Lewis Katz School of Medicine at Temple University Researchers Find that New Approach to Boosting Protein Production Could Advance mRNA and Protein-Based Medicines
Medicines that are based on mRNAs and proteins – particularly vaccines and antibodies – are time-intensive and costly to make. The challenge is in producing the necessary mRNAs and proteins in large enough amounts at low cost.
Now, researchers at the Lewis Katz School of Medicine at Temple University have discovered a new way to boost protein production in cells by as much as several hundredfold. The findings, published online in the journal Molecular Therapy, could lead to the generation of a universal booster for protein production for the development of bioproducts, drugs, and vaccines.
“We are very excited about our discovery, given its potential to increase protein production for a broad range of applications across many fields and areas of research,” explained Wenhui Hu, MD, PhD, Professor of Neuroscience and Pathology in the Center for Metabolic Disease Research and the Department of Pathology at the Lewis Katz School of Medicine. “It should be very useful for the production of therapeutic proteins like antibodies and mRNA vaccines.”
The new breakthrough centers on Exin21, a sequence of 21 nucleotides that encodes a short peptide, designated Qα. Exin21/Qα, when added to the coding region of a targeted gene, possesses a unique ability to greatly increase the production of a specific protein molecule. The mechanism behind this increase lies in the promotion of mRNA synthesis and stability and protein expression and secretion.
Dr. Hu and colleagues made the groundbreaking discovery during an exploratory study related to COVID-19 and its causative virus, SARS-CoV-2. “At the time, we were trying to identify ways to enhance the expression of SARS-CoV-2 viral proteins in mammalian cells,” Dr. Hu said. “During the process of molecular cloning, we accidentally found Exin21, which could boost the production of not only multiple SARS-CoV-2 viral proteins but also many other proteins.”
In addition to showing that Exin21/Qα can increase the production of SARS-CoV-2 antibody, the researchers demonstrated that adding Exin21/Qα to any mRNA can dramatically increase the production of the corresponding protein. This was the case for many different types of proteins, including viral, nonviral, intracellular, structural, and secretory proteins.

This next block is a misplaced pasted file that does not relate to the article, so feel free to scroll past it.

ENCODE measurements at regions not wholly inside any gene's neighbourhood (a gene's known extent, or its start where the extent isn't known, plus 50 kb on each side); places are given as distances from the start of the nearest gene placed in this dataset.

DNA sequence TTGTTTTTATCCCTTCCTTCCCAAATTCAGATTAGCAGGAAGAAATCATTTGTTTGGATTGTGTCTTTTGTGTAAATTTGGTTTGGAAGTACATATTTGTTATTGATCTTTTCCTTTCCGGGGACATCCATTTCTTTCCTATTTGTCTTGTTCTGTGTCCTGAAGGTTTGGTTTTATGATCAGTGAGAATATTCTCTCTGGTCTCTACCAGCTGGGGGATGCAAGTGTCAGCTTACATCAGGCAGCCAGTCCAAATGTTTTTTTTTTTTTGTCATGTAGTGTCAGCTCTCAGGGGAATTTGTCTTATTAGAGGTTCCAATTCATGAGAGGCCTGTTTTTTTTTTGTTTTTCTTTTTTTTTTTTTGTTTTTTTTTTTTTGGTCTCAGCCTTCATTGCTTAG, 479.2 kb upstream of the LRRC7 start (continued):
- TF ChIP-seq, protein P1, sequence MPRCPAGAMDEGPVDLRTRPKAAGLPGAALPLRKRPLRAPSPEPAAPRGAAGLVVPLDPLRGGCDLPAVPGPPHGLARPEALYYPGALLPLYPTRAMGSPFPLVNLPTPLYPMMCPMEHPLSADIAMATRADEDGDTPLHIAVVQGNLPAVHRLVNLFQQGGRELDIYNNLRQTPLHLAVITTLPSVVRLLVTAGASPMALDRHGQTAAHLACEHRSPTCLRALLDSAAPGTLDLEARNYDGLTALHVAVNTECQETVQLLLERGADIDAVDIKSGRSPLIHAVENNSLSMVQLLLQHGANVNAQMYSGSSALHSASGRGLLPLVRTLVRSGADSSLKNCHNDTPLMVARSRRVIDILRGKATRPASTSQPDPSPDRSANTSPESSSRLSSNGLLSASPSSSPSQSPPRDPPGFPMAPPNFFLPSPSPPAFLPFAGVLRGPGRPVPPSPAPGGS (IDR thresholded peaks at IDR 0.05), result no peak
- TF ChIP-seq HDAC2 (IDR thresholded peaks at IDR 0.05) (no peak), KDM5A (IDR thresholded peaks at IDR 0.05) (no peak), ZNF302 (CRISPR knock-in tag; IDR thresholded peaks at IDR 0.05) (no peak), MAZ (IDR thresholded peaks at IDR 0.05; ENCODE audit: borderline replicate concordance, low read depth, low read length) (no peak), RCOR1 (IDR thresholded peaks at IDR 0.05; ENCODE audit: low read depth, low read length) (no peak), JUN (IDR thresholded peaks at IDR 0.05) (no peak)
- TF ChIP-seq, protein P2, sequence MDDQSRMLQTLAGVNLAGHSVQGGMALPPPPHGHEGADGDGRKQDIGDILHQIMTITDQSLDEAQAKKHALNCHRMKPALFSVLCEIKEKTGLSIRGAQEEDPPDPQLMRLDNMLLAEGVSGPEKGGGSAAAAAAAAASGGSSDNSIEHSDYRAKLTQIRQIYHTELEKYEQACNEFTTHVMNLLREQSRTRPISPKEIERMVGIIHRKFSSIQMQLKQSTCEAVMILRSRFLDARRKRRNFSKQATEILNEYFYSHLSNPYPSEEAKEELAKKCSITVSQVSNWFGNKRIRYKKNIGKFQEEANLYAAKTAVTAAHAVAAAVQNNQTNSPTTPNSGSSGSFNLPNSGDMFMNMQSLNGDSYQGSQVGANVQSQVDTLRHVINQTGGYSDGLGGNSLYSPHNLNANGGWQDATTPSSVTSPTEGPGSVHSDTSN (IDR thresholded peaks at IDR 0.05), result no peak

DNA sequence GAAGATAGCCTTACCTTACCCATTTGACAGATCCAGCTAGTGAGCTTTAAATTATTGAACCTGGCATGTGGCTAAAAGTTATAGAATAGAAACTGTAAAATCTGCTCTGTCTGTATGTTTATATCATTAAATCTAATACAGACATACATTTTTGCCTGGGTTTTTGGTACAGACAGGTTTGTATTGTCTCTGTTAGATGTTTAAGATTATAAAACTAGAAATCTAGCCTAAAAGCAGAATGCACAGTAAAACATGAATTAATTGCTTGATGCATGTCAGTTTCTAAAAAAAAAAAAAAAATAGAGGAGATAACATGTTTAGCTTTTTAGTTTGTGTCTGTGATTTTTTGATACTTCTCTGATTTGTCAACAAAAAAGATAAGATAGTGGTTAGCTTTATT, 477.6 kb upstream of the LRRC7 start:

Exin21/Qα was also found to increase the efficiency of viral packaging, the process by which viruses assemble the protein shell that stores their genetic material. Any inefficiencies in this process can have a significant impact on research involving viruses and pseudoviruses, particularly in the context of studying antibodies and vaccines against SARS-CoV-2 variants or emerging viruses. Exin21/Qα effectively addresses this bottleneck, making it an asset for viral studies.
“Our findings with Exin21/Qα are applicable to so many proteins that our research could lead to a paradigm shift in the production of mRNA and protein-based therapeutics,” Dr. Hu said. “Being only 21 base pairs in length makes Exin21 universally accessible and useful for researchers in academia and industry.”
The research team is now working to further optimize the use of Exin21 and similar motifs for boosting different types of antibodies and mRNA vaccines. They aim to extend their research beyond cell models to gain a deeper understanding of its function in living systems.
“Although the comprehensive underlying mechanisms remain to be elucidated, perhaps, similar coding-motifs, such as Exin24 or Exin27, could be identified in the future,” Dr. Hu added.
Other researchers who contributed to the study include Yuanjun Zhu, A. Sami Saribas, Jinbiao Liu, Yuan Lin, Brittany Bodnar, Ruotong Zhao, Julia Ting, Zhengyu Wei, Aidan Ellis, Fang Li, Xu Wang, Xiaofeng Yang, Hong Wang, and Wen-Zhe Ho, Center for Metabolic Disease Research and the Department of Pathology and Laboratory Medicine, Lewis Katz School of Medicine at Temple University; and Qian Guo and Ling Yang, Department of Medical Genetics & Molecular Biochemistry, Lewis Katz School of Medicine at Temple University.
The study was supported by NIH/NIAID grant 1R01AI145034.